The Seed in Romans 1:3 and Elsewhere

Discussion about the New Testament, apocrypha, gnostics, church fathers, Christian origins, historical Jesus or otherwise, etc.
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GakuseiDon
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Re: The Seed in Romans 1:3 and Elsewhere

Post by GakuseiDon »

Chris Hansen wrote: Mon Jun 13, 2022 5:03 am Not really going to weigh in much here, but as a note, I use she/her pronouns (I know it is confusing with my legal name not changed yet).
Oops! Apologies, I'll make sure to use the right ones in future.
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GakuseiDon
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Re: The Seed in Romans 1:3 and Elsewhere

Post by GakuseiDon »

MrMacSon wrote: Sat Jun 11, 2022 7:17 pm
GakuseiDon wrote: Sat Jun 11, 2022 6:34 pm
(3) On Tertullian:
MrMacSon wrote: Sat Jun 11, 2022 4:29 pm
You have to contend with Tertullian

Tertullian considered Romans 1:3, Galatians 4:4 and more on seed/s in De Carne Christi / On the Flesh of Christ


20 ... Paul too imposes silence on these teachers of grammar: God, he says, sent his Son, made of a woman [Gal 4:4]. Does he say 'by a woman' or 'in a woman'? His language is indeed the more accurate in that he says 'made' in preference to 'born'. For it would have been simpler to pronounce that he was born: yet by saying 'made' he has both set his seal on 'The Word was made flesh' [John 1:14], and has asserted the verity of the flesh made of the Virgin. ...

https://www.tertullian.org/articles/eva ... _04eng.htm

Easy. How about: Tertullian was right?
  • So why are you posting so much obscure crap?
Here is what I see Tertullian saying: Paul (according to my reading of Tertullian) could have used "gimonai" or the more specific "gennao" to show that Jesus was born from the Virgin Mary, but decided to use "gimonai" in order to make a theological point. For all I know, Tertullian was correct.

Either way, Tertullian shows that he reads Paul as meaning "born".

What do you think Tertullian is saying?
Last edited by GakuseiDon on Tue Jun 14, 2022 5:48 pm, edited 1 time in total.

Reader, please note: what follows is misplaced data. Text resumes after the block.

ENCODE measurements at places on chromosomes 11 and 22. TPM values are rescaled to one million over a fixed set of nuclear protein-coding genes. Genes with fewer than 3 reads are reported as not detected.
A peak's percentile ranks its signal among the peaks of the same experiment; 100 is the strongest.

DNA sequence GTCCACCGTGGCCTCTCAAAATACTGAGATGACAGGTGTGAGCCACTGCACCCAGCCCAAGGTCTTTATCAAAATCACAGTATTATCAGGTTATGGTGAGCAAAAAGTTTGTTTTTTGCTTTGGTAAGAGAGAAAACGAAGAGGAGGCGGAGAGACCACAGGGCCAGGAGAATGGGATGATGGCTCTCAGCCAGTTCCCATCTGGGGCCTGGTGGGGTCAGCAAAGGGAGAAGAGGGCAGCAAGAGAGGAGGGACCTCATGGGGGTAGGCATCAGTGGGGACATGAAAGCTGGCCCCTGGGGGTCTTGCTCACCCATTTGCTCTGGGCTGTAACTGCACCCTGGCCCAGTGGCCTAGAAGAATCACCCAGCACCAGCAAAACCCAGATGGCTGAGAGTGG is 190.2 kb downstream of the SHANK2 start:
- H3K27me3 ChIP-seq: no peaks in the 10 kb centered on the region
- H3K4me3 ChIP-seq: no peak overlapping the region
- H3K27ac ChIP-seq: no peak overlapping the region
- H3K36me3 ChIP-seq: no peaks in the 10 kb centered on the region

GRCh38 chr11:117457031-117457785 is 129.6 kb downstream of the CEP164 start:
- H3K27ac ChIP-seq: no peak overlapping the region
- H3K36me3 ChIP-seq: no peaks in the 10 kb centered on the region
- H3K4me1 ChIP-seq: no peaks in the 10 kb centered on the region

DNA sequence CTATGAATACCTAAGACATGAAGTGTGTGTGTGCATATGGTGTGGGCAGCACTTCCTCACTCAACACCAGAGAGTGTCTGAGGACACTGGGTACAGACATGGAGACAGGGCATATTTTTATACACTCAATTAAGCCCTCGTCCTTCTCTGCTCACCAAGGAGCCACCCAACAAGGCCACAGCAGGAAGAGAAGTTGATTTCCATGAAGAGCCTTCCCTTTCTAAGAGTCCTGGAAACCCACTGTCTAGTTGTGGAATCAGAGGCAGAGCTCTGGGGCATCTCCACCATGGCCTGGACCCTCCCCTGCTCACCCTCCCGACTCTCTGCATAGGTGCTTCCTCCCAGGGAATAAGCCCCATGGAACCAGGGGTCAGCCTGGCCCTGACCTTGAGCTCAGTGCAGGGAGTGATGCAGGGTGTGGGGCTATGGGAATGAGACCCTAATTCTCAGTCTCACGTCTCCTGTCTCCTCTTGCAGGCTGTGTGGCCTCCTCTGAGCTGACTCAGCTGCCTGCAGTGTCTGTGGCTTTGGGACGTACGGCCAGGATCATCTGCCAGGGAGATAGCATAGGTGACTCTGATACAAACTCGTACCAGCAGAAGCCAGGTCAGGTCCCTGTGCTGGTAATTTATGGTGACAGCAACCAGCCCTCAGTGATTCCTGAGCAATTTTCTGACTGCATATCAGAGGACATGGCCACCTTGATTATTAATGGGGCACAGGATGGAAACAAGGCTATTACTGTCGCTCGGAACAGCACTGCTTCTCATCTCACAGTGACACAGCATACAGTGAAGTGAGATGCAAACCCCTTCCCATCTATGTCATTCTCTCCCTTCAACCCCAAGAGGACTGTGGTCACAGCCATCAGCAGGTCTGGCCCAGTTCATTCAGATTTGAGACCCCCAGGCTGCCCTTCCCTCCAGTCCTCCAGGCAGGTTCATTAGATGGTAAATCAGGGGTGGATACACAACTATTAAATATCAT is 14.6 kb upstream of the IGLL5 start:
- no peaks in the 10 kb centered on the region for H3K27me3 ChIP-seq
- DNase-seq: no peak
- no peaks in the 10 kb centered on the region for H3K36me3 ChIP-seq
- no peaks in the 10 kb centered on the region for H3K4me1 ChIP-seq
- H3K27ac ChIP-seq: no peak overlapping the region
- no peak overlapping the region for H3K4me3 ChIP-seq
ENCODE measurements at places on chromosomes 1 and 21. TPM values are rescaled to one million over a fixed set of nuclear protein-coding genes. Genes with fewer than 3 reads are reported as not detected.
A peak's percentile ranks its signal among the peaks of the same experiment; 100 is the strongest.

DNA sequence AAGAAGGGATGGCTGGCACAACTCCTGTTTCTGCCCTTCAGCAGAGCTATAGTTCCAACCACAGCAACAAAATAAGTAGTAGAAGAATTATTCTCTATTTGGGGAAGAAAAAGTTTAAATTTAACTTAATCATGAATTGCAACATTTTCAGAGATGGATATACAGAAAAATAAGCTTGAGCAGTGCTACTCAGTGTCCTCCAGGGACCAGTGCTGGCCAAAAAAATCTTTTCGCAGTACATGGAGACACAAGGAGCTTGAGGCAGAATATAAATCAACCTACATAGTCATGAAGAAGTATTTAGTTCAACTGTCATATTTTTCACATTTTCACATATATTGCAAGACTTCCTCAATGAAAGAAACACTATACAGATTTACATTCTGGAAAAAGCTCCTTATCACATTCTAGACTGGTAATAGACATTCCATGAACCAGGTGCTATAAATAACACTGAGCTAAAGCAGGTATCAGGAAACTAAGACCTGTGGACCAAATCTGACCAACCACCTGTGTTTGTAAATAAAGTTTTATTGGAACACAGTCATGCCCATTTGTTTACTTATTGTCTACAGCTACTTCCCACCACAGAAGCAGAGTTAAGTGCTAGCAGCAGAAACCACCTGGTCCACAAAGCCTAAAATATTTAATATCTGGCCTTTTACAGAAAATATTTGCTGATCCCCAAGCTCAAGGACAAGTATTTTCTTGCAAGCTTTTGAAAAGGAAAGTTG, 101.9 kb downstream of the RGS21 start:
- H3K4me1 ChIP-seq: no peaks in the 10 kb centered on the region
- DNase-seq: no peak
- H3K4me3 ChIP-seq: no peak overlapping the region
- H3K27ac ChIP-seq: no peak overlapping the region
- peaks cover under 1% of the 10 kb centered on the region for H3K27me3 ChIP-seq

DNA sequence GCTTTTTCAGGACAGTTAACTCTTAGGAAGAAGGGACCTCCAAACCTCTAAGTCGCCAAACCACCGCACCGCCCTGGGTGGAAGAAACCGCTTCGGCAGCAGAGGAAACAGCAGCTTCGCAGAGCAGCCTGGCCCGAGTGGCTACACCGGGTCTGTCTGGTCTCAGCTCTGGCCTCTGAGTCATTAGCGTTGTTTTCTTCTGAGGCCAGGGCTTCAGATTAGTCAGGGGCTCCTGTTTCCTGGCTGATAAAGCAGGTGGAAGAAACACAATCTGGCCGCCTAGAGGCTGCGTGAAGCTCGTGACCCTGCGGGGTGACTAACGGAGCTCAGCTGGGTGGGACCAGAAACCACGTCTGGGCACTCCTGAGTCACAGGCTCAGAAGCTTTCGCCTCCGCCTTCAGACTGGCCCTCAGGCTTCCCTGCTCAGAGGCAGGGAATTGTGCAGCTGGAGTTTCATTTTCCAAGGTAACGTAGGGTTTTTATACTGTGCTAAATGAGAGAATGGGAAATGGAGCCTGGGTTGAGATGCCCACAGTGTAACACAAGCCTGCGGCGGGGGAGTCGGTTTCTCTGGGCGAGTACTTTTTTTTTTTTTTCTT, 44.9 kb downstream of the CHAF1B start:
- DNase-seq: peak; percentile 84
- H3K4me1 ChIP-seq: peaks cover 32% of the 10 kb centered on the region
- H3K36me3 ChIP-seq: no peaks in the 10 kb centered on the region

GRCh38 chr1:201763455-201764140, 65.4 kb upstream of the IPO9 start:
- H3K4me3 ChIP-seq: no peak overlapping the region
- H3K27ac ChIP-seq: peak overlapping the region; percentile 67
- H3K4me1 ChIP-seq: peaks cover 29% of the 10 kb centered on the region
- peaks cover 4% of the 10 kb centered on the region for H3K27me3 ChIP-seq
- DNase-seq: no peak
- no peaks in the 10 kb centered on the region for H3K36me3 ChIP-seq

davidmartin
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Re: The Seed in Romans 1:3 and Elsewhere

Post by davidmartin »

or Paul is reluctant to elaborate and uses the most anodyne term possible... with no details because he doesn't want to go there or talk about anything except the cross when it comes to the life of Jesus, yet he had to have been born with a brief nod to genealogy
the moment there is conviction that Jesus was the pre-existent Christ from his birth, these details assume great importance that his gospel lacks
it makes me wonder if he taught the pre-existent Christ didn't become Jesus until Jesus was on the cross or that only the resurrected Jesus was the Christ, then it doesn't matter who gave birth to him or if it was miraculous
But if that was what he taught it didn't become orthodoxy, even though his writings feature heavily in it?
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GakuseiDon
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Re: The Seed in Romans 1:3 and Elsewhere

Post by GakuseiDon »

davidmartin wrote: Tue Jun 14, 2022 5:26 pm or Paul is reluctant to elaborate and uses the most anodyne term possible...
It may be the opposite of anodyne. McMacSon earlier in this thread kindly provided Philo's use of "gimonai" with reference to the birth of Moses, and they are translated with single quotes: 'base-born' and 'yet born':

* "A certain 'base-born' man, the child of an unequal marriage"
* "the holiest of men ever 'yet born'"

So, "gimonai" means "born", but its use may suggest something beyond ordinary birth. E.g. used of great figures appearing in the world.

Personally I think it is a literary choice by Paul. Gal 4:4 is:

But when the fulness of the time was come [erchomai], God sent forth his Son, made [gimonai] of a woman, made [gimonai] under the law,

Erchomai is translated as "to appear, make one's appearance, come before the public" and "to come into being, arise, come forth, show itself, find place or influence". Now, I know nothing about ancient Greek, but as "erchomai" has a very similar meaning to "gimonai", I wonder if it might have had a resonance for ancient people for the pair to be used together in this way.
davidmartin
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Re: The Seed in Romans 1:3 and Elsewhere

Post by davidmartin »

that's a great find, i agree it looks like the use of this word could possibly imply the birth of a great figure but i too lack knowledge of Greek!
in the case of Paul though i would hesitate to assume he means that, in Galatians Jesus is described as born under the law like the other slaves to it. It's not very flattering. This would have been a perfect opportunity for Paul to praise the greatness of his earthly life and birth but i'm not sure he ever really does anywhere - if he had then it would be more convincing he uses gimonai as a way to do this